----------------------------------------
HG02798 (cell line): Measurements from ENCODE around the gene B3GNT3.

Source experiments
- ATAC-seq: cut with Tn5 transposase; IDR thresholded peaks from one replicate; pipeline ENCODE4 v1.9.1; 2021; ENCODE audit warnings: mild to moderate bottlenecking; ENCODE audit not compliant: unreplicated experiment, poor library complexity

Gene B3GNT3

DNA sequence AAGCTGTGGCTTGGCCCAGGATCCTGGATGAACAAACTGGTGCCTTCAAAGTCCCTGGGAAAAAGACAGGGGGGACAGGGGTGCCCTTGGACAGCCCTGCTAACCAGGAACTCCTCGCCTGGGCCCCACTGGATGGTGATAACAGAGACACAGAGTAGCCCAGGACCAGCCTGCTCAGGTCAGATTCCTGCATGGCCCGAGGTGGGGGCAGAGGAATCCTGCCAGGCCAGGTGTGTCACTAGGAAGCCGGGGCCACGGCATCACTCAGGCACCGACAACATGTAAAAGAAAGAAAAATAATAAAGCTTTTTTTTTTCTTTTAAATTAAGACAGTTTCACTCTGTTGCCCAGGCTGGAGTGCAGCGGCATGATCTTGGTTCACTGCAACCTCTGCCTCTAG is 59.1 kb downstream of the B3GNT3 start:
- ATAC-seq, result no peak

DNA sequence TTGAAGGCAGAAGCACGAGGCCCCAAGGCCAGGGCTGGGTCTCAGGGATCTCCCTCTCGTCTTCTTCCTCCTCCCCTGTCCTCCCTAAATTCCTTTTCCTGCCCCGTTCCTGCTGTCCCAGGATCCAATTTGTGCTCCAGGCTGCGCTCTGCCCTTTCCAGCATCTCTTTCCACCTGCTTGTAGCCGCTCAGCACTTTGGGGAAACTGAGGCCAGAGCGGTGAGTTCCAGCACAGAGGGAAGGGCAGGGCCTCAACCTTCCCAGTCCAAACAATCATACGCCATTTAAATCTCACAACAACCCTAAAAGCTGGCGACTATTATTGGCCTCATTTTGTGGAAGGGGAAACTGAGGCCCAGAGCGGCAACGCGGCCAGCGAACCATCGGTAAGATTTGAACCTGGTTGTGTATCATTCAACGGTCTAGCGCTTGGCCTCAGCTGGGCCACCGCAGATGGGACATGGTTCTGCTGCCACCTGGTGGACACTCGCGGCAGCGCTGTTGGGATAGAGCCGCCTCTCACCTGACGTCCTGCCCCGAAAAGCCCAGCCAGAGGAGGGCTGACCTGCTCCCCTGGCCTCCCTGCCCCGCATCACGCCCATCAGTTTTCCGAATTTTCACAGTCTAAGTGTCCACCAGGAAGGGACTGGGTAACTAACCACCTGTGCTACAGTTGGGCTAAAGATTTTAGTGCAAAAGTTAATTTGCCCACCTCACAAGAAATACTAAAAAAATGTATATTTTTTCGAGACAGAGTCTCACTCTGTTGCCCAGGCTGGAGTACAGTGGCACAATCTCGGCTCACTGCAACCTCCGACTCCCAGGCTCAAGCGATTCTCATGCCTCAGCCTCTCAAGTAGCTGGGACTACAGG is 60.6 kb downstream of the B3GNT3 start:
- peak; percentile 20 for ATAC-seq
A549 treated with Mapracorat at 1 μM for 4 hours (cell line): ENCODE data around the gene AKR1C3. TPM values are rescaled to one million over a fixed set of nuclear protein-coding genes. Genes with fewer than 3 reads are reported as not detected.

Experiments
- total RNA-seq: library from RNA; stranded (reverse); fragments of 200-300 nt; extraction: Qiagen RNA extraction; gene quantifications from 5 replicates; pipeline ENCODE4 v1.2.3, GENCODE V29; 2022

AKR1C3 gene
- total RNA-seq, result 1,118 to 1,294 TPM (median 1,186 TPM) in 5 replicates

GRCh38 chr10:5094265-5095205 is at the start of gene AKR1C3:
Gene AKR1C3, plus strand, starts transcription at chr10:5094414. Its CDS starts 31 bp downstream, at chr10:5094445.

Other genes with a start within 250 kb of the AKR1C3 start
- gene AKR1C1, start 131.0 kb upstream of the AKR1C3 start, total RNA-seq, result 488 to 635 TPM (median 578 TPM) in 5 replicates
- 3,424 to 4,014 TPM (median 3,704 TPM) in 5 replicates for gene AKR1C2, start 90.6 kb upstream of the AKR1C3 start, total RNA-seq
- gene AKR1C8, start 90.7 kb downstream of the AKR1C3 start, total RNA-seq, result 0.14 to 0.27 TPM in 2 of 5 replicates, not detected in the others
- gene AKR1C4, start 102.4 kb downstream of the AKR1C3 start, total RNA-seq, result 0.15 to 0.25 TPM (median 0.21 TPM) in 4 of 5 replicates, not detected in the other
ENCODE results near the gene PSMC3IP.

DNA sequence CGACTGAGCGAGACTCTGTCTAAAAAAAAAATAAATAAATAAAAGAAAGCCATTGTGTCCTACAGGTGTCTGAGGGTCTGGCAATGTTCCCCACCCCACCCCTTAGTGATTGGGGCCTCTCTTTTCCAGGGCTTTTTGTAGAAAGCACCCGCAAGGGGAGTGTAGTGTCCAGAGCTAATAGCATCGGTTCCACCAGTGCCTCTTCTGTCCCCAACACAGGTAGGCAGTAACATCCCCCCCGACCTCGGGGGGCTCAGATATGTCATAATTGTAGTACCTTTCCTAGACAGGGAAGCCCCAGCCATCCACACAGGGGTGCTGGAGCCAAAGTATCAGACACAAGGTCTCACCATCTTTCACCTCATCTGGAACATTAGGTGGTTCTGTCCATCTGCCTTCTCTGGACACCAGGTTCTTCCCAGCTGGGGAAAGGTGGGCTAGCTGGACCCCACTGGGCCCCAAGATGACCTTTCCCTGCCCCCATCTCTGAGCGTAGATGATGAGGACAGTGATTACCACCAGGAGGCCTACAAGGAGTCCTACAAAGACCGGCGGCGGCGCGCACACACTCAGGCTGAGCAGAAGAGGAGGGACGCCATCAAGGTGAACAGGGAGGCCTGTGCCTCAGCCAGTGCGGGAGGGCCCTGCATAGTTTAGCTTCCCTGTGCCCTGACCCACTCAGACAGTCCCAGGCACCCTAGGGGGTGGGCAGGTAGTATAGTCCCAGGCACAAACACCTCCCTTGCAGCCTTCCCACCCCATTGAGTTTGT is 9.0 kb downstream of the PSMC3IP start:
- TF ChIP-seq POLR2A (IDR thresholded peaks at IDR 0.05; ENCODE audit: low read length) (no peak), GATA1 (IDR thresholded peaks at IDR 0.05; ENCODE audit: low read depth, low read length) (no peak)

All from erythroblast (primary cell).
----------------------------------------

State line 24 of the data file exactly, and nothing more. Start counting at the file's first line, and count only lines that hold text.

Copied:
All from erythroblast (primary cell).